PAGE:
Oryx Petroleum Corp., Calgary, has gauged a potentially commercial Jurassic oil and sour gas discovery at Ain Al Safra, its second oil discovery on the Hawler license in the northern part of the Kurdistan Region of Iraq.
The company plans to appraise the AAS-1 discovery next year as part of the multiwell appraisal and development drilling program on the license, where Oryx is operator with a 65% participating and working interest.
The company drillstem tested together the base of the Alan formation and the Mus formation whose fracture systems it believes to be in communication. Two intervals were perforated in a section totaling 58 m. The well was successfully flowed using 20/64-in. and 16/64-in. chokes.
The two choke sizes yielded average oil flow rates of 850 b/d and 675 b/d, respectively, over 8-hr flow periods. During the entire test period oil was flowed through a separator using a variety of choke sizes for a total of 38 hr including the two 8-hr flow periods using the fixed chokes. Oryx also recorded 36 hr of pressure build-up for the test.
Oryx said well performance during testing appears to have been highly impaired by the rise of heavy mud in the tubing during the flow periods as an analysis of pressure gauge records indicates the well was still cleaning up at the end of the well test. The heavy mud was used to control the well during drilling.
Oil samples ranged from 18° to 29° gravity in the field and have been sent to a lab further analysis. Gas-oil ratio was 160 scf/bbl, and hydrogen sulfide was measured at 20% in the gas phase.
Logging indicated the presence of fractures in the Jurassic Butmah and Adayiah formations, but earlier DSTs there were inconclusive as neither was able to connect to a permeable fracture network and flow fluids to surface.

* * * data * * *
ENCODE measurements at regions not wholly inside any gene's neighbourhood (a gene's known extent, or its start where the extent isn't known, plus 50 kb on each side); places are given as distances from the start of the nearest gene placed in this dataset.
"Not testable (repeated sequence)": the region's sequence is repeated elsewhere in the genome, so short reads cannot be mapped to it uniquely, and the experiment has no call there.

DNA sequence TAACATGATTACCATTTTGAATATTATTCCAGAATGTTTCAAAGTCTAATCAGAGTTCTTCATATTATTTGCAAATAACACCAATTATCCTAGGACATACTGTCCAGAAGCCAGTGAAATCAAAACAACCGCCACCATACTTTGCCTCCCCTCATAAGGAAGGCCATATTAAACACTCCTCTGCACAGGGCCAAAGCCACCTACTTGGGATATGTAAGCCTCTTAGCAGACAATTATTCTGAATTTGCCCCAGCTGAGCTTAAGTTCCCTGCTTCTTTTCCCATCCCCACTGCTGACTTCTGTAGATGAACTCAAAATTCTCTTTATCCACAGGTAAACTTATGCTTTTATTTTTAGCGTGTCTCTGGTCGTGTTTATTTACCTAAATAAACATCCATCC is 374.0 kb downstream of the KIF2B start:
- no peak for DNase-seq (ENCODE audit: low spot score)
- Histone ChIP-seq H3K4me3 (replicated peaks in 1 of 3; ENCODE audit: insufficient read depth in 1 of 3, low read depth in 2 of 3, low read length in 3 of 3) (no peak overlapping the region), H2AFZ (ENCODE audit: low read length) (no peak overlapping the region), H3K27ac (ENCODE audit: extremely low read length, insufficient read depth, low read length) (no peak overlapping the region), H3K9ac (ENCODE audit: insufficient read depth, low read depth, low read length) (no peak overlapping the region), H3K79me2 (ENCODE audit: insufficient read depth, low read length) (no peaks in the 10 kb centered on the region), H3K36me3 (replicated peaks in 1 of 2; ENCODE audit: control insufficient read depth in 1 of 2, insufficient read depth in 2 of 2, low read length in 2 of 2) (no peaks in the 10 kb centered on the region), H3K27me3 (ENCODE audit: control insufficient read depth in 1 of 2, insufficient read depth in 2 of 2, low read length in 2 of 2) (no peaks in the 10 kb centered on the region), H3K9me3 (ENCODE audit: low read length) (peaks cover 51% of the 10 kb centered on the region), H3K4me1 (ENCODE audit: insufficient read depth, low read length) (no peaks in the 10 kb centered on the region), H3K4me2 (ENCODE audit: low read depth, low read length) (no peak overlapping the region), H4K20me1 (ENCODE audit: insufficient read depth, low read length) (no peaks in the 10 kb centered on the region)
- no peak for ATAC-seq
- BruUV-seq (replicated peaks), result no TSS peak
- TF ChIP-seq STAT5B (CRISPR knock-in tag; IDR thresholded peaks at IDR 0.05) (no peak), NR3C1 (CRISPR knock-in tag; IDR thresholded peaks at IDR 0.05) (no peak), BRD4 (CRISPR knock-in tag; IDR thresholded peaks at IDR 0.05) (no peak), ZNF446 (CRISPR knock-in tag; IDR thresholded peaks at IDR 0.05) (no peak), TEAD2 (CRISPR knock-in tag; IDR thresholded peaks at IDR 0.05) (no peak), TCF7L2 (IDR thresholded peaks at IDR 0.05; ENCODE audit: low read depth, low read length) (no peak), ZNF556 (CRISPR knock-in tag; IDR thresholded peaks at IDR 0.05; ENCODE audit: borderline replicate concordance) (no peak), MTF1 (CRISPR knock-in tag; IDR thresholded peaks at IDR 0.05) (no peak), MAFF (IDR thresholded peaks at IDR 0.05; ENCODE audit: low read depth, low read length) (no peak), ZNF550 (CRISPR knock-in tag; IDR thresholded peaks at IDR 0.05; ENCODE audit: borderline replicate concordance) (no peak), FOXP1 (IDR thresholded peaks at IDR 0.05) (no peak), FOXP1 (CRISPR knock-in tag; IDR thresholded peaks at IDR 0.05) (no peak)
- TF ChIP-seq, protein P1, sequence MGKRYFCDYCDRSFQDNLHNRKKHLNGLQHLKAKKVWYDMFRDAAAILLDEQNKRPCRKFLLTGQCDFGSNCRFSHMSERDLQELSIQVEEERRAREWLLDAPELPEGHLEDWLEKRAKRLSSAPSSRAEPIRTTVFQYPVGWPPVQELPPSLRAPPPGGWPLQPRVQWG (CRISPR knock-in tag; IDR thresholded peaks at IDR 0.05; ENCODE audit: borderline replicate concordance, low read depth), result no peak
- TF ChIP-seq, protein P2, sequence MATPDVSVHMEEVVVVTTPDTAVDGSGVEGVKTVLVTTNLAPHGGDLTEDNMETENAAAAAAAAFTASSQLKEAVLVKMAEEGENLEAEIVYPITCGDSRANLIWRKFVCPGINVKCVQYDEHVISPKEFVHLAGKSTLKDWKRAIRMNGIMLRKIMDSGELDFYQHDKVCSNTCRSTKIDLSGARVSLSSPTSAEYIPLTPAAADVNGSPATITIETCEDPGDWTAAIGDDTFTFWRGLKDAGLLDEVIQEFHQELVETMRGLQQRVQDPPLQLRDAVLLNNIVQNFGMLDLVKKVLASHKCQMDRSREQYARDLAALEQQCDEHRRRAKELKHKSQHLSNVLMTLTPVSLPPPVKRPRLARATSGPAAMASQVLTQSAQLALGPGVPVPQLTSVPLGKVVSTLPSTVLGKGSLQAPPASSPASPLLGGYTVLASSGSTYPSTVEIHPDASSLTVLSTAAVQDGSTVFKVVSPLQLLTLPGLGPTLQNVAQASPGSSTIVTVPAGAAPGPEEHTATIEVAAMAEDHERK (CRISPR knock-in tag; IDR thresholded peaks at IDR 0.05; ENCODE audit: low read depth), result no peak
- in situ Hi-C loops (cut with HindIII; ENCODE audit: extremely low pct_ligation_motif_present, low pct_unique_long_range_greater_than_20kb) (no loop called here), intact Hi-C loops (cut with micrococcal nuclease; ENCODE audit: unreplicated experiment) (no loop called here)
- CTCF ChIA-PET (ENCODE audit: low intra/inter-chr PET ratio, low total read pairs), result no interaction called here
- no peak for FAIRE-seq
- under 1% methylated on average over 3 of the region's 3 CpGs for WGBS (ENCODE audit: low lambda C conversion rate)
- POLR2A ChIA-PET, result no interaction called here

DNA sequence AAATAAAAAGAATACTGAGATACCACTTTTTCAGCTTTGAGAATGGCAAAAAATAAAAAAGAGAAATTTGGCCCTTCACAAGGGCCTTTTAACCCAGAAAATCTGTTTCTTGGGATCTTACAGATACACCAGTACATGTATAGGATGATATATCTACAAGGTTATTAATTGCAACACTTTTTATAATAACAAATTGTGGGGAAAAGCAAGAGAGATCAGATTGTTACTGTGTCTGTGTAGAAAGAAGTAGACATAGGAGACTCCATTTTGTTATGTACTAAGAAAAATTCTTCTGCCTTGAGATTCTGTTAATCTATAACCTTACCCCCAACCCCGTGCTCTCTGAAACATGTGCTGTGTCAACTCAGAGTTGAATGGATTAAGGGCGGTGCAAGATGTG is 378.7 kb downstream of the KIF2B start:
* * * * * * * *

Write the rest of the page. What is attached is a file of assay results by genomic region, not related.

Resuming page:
The AAS-1 well targeted oil potential primarily in the Lower Jurassic and Triassic and secondarily in the Cretaceous. Original projected depth was 3,700 m, but drilling was suspended and the well secured at 3,039 m in uppermost Triassic as heavy losses of drilling fluids caused the bottomhole assembly to become stuck.
The well was logged down to lowermost Jurassic, and there was evidence of oil shows in the Cretaceous, Jurassic, and Lower Jurassic of varying quality. The Cretaceous reservoir was deemed wet and not tested.
In the Lower Jurassic reservoirs, free oil on the shakers and sizable losses of drilling fluids were observed during drilling with significant quantities of oil flowing to surface. As such, the three cased-hole drill stem tests were conducted in the Lower Jurassic zones.
Oryx is analyzing the AAS-1 results and intends to drill an appraisal well in 2014. In addition to appraising the discovery in the Alan and Mus formations, appraisal drilling is expected to include the Triassic Kurra Chine formation, which was not possible with the AAS-1 well. Oryx also intends to retest the Butmah and Adayiah formations.
The AAS-1 discovery is near the northwestern boundary of the Hawler license. Oryx’s initial discovery, Demir Dagh-1, is in the central part of Hawler (OGJ Online, Aug. 7, 2013).